The University of South Africa has been open to all races since before and throughout the apartheid era. In 1995, it had 130,000 students, 47% of whom were black and 40% white. More than 80% are employed, and the average age is 31. Almost a third of the students are schoolteachers. Applicants who have not completed high school are admitted conditionally and are restricted in the number of courses they can take during their first year. There are more than 2,000 course modules; most are developed by individual instructors, but teams are developing some courses. Instruction is primarily by texts and printed study guides, sometimes supplemented by audiocassettes and some radio broadcasts. Instructors and students communicate by mail and telephone. The limited number of face-to-face tutorials, staffed by part-timers, are being expanded. The University of South Africa’s most famous graduate is Nelson Mandela, who studied while jailed (www.unisa.ac.za)
Resource 2.5.2 - China's University of the Third Age 
With the increase in the elderly population and the compulsory retirement system of the last two decades, China has been facing a big challenge in meeting the learning needs of the elderly. Various forms of education and learning programs have been developed for seniors all over the country, and the University of the Third Age (UTA) has been the country’s most successful program in promoting lifelong learning. However, existing UTAs can hardly meet the increasing demand, so use of new technology, such as remote teaching and the Internet, has been explored to make learning accessible to more elderly.
The Development of UTAs in China
The first UTA in China was established in Shangdong Province in 1983. Since then, the UTA concept has been accepted widely, and UTAs have spread throughout the country. Statistics show that the number of UTAs in China had reached 16,676 by the end of 1999, and more than 1.38 million seniors were studying at them.
The programs for lifelong learning, especially the development of UTAs, have been supported and encouraged by the Chinese government. The Law of the People’s Republic of China on Protection of the Legal Rights and Interests of the Elderly, passed by the Chinese National People’s Congress in 1996, stipulates that the elderly have the right to continuing education, and the state must develop education of the elderly and encourage the establishment and operation of various kinds of UTAs. In 1994, 10 of the ministries of the Chinese central government jointly worked out the National Seven-Year Development Plan of the Work on Aging, which mobilizes and requires local governments to devise a development plan to educate the elderly.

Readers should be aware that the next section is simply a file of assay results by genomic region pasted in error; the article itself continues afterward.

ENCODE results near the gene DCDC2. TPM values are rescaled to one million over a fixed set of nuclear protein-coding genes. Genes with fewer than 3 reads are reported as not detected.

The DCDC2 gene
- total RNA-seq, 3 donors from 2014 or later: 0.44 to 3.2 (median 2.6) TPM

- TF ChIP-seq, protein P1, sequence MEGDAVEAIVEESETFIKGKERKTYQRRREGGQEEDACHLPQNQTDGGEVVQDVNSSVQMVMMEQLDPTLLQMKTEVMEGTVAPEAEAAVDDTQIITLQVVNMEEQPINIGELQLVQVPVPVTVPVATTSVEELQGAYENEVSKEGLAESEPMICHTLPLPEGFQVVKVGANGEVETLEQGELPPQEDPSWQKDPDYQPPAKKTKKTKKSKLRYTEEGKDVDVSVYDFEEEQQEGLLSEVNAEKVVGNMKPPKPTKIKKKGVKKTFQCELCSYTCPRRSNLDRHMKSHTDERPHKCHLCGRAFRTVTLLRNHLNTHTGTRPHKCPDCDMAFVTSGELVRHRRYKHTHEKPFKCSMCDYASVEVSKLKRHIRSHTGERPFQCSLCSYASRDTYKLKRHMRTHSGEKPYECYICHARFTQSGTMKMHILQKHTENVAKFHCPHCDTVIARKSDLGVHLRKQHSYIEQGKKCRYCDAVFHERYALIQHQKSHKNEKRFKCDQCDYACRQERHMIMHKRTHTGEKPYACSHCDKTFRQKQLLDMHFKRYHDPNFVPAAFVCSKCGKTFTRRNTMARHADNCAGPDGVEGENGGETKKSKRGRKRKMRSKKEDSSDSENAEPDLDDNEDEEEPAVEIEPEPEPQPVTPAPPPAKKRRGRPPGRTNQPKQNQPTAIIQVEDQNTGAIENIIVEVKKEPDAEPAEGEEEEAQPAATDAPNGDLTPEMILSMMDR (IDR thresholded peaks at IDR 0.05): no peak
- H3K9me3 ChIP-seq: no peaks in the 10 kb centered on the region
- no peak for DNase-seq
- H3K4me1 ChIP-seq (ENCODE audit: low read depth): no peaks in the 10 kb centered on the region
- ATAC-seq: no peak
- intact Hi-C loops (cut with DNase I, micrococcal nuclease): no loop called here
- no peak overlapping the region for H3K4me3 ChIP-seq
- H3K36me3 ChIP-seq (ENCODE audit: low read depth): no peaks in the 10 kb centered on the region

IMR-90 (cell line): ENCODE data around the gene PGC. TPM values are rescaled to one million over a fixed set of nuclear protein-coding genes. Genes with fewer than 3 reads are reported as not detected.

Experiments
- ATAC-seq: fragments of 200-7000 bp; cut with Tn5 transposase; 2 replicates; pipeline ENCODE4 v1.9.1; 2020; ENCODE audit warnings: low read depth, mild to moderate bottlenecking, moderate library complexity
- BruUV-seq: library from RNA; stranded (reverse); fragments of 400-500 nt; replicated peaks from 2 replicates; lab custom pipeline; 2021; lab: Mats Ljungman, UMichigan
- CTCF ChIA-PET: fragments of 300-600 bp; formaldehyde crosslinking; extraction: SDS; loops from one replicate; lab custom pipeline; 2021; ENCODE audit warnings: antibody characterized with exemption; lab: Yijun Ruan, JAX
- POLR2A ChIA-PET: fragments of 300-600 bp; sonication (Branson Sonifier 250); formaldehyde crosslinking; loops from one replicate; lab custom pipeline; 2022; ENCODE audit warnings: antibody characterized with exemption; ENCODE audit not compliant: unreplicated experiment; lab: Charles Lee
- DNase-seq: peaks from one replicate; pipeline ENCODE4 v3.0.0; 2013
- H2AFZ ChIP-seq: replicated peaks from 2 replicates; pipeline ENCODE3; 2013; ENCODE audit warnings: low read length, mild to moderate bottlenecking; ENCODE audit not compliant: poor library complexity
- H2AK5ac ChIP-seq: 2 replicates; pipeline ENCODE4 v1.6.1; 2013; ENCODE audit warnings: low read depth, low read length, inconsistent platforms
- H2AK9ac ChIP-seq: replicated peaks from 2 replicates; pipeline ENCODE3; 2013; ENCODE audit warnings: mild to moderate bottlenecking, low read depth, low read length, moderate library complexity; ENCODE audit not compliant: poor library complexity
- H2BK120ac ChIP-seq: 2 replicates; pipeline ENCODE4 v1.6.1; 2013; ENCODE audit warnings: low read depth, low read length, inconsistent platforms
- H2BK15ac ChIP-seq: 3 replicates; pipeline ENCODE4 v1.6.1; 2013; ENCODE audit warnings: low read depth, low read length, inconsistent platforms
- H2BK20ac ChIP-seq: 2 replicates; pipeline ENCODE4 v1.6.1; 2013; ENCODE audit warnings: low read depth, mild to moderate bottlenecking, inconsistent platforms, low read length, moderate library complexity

To promote the development of UTAs in China, the China Association of Universities for the Aged (CAUA), a network organization, was established in 1988. It now has 207 member UTAs, publishes a magazine on lifelong learning, which provides guidance to Chinese UTAs, and has set up a research group on the development of textbooks for UTAs.
Most of the UTAs are established, financed, and operated by the government, but some are set up by the private sector. For instance, of the 207 members of CAUA, 26 were established by the private sector. Some of the privately operated UTAs also receive financial assistance from the government. Normally, a UTA is different and separate from an ordinary university: it has its own classrooms, and the courses offered are designed with the interests and demands of the senior students in mind. Popular courses include calligraphy, painting, literature, cooking, gardening, health care, music, dancing, and computers. In rural areas, the courses primarily teach technology needed in agriculture
The Use of New Technology
In 1998, a TV UTA was opened in Zhe Jiang Province through the joint efforts of the Committee on Aging, the Personnel Department, the Trade Union, the Financial Department, the Labor Department, and the Administrative Department on Radio and TV of Zhe Jiang Province. Zhe Jiang TV UTA has more than 10 courses, in such disciplines as medicine, health care, calligraphy, painting, literature, history, psychology, and science and technology. In addition, courses may be added or adjusted according to the interests and demands of the elderly. The TV UTA program is offered from 8:30 to 9:20 a.m. every Friday in two classes of 25 minutes each. The same TV UTA program is rebroadcast every Saturday. The examination is conducted in the form of a written test or by discussion among the students. Students receive diplomas after they have completed eight courses. Zhe Jiang TV UTA has branches in 22 cities and counties in the province where the elderly can register.
With the development of the Internet, Shanghai TV UTA opened an online UTA in 1999 in cooperation with the Shanghai TV Station. Although it is the only online UTA in China, and most elderly people do not have access to the Internet, it represents the new development trend. This new technology is expected to make lifelong learning more easily accessible to the elderly. (For more on Shanghai online UTA, visit www.ol.com.cn or www.shtvu.edu.cn.)
|46 J.S. Daniel. 1999. Mega-Universities & Knowledge Media. London: Kogan Page Limited. K. Harry. 1999. Higher Education through Open and Distance Learning. London: Routledge. Summarized by: Robert Savukinas and Gregg Jackson. September/October 200. "Open Universities: A Revolution in Lifelong Learning." TechKnowLogia. Available at: www.TechKnowLogia.org |
|47 Xiao Caiwei. September/October 2000. China: Lifelong Learning and the Use of New Technology. TechKnowLogia. Available at: www.TechKnowLogia.org |